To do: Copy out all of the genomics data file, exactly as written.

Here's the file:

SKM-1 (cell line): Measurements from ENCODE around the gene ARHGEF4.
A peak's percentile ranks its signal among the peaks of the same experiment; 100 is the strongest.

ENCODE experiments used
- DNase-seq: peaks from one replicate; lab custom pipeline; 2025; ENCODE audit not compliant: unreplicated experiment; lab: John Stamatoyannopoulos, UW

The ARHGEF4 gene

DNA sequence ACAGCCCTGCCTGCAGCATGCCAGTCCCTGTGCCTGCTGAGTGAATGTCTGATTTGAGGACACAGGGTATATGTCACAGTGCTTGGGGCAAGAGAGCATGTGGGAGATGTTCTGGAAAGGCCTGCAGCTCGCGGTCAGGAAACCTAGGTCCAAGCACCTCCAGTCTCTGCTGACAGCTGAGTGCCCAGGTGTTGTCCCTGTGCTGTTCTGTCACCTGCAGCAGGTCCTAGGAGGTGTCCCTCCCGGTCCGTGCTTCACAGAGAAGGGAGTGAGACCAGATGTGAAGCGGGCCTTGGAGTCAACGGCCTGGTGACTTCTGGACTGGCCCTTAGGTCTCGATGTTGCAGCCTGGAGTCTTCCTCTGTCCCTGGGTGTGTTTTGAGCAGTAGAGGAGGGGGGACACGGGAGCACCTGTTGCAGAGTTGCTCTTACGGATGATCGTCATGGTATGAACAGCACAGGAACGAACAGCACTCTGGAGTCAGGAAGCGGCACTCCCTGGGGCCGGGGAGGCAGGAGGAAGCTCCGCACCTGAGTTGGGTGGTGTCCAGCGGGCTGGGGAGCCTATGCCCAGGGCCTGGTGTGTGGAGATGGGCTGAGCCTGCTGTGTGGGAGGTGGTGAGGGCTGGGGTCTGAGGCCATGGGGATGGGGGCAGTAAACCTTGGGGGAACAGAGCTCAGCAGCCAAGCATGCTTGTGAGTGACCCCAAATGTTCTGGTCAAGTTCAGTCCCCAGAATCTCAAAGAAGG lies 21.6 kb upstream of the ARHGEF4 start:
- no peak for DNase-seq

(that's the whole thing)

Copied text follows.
SKM-1 (cell line): Measurements from ENCODE around the gene ARHGEF4.
A peak's percentile ranks its signal among the peaks of the same experiment; 100 is the strongest.

ENCODE experiments used
- DNase-seq: peaks from one replicate; lab custom pipeline; 2025; ENCODE audit not compliant: unreplicated experiment; lab: John Stamatoyannopoulos, UW

The ARHGEF4 gene

DNA sequence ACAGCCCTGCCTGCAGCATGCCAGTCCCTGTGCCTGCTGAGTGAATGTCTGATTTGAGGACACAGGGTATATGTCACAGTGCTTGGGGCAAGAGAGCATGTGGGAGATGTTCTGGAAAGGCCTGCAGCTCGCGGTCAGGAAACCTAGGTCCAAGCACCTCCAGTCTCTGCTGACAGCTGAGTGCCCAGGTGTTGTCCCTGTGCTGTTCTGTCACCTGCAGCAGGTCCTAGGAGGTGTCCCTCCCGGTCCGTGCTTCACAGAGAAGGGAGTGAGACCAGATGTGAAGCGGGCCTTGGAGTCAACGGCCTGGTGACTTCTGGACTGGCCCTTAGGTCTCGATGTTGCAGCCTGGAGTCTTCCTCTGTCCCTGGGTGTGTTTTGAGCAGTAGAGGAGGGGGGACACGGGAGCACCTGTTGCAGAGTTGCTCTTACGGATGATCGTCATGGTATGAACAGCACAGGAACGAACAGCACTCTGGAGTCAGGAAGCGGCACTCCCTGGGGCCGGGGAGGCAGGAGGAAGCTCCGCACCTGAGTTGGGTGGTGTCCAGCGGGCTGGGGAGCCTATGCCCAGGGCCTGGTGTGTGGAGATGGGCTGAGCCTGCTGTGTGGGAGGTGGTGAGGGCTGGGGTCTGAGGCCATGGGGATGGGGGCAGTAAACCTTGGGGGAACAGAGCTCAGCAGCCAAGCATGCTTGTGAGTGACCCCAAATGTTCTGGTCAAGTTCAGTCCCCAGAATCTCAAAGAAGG lies 21.6 kb upstream of the ARHGEF4 start:
- no peak for DNase-seq